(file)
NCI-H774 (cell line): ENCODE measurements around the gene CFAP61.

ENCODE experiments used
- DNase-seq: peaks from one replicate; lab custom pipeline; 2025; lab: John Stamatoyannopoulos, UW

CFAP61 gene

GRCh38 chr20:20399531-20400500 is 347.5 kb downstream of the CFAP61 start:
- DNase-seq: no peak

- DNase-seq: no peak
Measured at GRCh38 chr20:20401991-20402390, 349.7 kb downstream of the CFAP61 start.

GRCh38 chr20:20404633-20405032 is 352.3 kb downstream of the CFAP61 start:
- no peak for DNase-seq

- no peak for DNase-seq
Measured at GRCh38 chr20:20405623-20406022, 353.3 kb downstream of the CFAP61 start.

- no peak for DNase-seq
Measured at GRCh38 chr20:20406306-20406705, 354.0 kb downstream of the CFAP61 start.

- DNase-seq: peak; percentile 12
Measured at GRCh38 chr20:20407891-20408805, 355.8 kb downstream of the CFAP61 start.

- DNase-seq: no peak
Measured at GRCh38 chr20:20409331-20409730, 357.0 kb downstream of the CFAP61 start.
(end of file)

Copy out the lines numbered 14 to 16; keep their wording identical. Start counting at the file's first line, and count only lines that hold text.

Measured at GRCh38 chr20:20406306-20406705, 354.0 kb downstream of the CFAP61 start.

- DNase-seq: peak; percentile 12
Measured at GRCh38 chr20:20407891-20408805, 355.8 kb downstream of the CFAP61 start.